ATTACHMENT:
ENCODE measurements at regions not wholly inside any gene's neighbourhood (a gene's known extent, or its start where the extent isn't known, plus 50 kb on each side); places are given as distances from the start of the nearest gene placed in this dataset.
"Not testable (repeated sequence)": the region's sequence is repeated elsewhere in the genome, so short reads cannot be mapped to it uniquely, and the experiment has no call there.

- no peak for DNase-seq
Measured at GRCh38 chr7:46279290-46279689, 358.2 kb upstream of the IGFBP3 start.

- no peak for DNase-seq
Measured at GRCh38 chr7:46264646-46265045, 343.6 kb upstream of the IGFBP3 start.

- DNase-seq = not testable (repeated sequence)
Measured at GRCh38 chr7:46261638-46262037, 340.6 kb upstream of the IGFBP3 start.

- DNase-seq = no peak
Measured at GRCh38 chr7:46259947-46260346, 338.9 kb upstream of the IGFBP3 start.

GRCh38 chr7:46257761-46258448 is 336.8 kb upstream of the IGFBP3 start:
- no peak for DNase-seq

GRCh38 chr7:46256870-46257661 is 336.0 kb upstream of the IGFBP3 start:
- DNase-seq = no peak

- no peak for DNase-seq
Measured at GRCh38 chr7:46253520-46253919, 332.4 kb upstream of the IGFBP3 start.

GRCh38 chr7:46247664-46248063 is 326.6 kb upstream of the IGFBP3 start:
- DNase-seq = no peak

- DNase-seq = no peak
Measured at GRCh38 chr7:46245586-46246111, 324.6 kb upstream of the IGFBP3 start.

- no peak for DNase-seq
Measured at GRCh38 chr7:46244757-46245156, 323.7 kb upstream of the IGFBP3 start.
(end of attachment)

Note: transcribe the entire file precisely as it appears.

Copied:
ENCODE measurements at regions not wholly inside any gene's neighbourhood (a gene's known extent, or its start where the extent isn't known, plus 50 kb on each side); places are given as distances from the start of the nearest gene placed in this dataset.
"Not testable (repeated sequence)": the region's sequence is repeated elsewhere in the genome, so short reads cannot be mapped to it uniquely, and the experiment has no call there.

- no peak for DNase-seq
Measured at GRCh38 chr7:46279290-46279689, 358.2 kb upstream of the IGFBP3 start.

- no peak for DNase-seq
Measured at GRCh38 chr7:46264646-46265045, 343.6 kb upstream of the IGFBP3 start.

- DNase-seq = not testable (repeated sequence)
Measured at GRCh38 chr7:46261638-46262037, 340.6 kb upstream of the IGFBP3 start.

- DNase-seq = no peak
Measured at GRCh38 chr7:46259947-46260346, 338.9 kb upstream of the IGFBP3 start.

GRCh38 chr7:46257761-46258448 is 336.8 kb upstream of the IGFBP3 start:
- no peak for DNase-seq

GRCh38 chr7:46256870-46257661 is 336.0 kb upstream of the IGFBP3 start:
- DNase-seq = no peak

- no peak for DNase-seq
Measured at GRCh38 chr7:46253520-46253919, 332.4 kb upstream of the IGFBP3 start.

GRCh38 chr7:46247664-46248063 is 326.6 kb upstream of the IGFBP3 start:
- DNase-seq = no peak

- DNase-seq = no peak
Measured at GRCh38 chr7:46245586-46246111, 324.6 kb upstream of the IGFBP3 start.

- no peak for DNase-seq
Measured at GRCh38 chr7:46244757-46245156, 323.7 kb upstream of the IGFBP3 start.